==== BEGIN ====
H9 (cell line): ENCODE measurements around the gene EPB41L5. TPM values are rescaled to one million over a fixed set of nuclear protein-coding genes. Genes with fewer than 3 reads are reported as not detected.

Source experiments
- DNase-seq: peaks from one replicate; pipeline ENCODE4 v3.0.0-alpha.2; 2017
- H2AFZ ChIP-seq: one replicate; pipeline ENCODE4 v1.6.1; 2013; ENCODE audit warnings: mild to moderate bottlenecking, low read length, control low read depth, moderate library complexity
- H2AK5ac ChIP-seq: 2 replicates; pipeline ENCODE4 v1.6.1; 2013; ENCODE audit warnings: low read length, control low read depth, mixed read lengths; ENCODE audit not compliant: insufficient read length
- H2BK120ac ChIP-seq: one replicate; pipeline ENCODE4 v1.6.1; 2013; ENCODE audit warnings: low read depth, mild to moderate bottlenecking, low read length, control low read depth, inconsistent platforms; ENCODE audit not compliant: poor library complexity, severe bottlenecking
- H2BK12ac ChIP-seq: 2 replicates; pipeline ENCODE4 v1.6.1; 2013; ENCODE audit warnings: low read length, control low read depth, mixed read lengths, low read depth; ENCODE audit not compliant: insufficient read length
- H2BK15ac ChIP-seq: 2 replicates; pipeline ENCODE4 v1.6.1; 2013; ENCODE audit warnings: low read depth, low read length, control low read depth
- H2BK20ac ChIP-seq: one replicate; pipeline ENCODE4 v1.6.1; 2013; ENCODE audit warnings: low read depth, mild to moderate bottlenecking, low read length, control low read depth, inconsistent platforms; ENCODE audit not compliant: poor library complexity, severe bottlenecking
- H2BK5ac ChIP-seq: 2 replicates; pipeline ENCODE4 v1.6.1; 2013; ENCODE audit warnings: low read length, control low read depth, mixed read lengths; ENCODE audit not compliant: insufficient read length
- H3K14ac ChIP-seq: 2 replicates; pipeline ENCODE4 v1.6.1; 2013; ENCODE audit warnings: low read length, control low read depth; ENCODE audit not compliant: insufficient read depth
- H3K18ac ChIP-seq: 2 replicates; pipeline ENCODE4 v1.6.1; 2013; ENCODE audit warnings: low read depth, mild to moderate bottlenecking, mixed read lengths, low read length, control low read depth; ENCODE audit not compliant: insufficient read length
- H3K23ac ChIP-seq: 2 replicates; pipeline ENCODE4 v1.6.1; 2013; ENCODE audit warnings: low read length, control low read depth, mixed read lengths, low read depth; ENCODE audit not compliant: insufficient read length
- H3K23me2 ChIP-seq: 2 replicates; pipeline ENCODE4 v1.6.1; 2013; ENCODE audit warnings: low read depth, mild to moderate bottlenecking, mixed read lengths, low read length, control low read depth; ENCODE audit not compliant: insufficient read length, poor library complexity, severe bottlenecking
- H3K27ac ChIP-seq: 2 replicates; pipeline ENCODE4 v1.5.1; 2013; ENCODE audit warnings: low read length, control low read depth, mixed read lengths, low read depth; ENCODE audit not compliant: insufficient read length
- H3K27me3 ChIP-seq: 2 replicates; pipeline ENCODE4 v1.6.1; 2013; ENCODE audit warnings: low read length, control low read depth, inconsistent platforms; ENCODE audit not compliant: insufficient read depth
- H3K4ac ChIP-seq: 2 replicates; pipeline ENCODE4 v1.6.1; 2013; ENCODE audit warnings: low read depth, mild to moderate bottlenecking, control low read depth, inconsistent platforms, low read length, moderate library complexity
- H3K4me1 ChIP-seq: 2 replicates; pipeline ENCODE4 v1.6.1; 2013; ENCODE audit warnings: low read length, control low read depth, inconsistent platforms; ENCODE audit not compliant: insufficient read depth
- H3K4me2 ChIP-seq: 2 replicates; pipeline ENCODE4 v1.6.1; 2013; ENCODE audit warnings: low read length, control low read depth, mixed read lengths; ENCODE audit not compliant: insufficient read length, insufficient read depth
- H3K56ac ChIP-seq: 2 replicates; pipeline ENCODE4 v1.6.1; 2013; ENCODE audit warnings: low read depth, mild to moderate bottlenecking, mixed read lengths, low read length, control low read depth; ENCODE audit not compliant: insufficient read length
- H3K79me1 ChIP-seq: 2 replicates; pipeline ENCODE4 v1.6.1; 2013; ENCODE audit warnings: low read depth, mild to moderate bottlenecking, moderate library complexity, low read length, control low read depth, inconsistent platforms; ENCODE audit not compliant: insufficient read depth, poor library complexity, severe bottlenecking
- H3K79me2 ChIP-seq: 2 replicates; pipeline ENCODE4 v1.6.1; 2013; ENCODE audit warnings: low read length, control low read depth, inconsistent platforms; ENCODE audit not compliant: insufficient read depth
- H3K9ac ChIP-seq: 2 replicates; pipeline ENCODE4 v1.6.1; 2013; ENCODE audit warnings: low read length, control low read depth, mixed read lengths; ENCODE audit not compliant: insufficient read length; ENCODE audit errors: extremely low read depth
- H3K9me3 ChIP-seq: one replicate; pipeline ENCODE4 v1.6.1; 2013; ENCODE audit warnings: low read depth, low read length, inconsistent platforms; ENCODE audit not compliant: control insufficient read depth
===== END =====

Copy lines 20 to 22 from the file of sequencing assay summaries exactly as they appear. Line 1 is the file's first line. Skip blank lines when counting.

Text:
- H3K56ac ChIP-seq: 2 replicates; pipeline ENCODE4 v1.6.1; 2013; ENCODE audit warnings: low read depth, mild to moderate bottlenecking, mixed read lengths, low read length, control low read depth; ENCODE audit not compliant: insufficient read length
- H3K79me1 ChIP-seq: 2 replicates; pipeline ENCODE4 v1.6.1; 2013; ENCODE audit warnings: low read depth, mild to moderate bottlenecking, moderate library complexity, low read length, control low read depth, inconsistent platforms; ENCODE audit not compliant: insufficient read depth, poor library complexity, severe bottlenecking
- H3K79me2 ChIP-seq: 2 replicates; pipeline ENCODE4 v1.6.1; 2013; ENCODE audit warnings: low read length, control low read depth, inconsistent platforms; ENCODE audit not compliant: insufficient read depth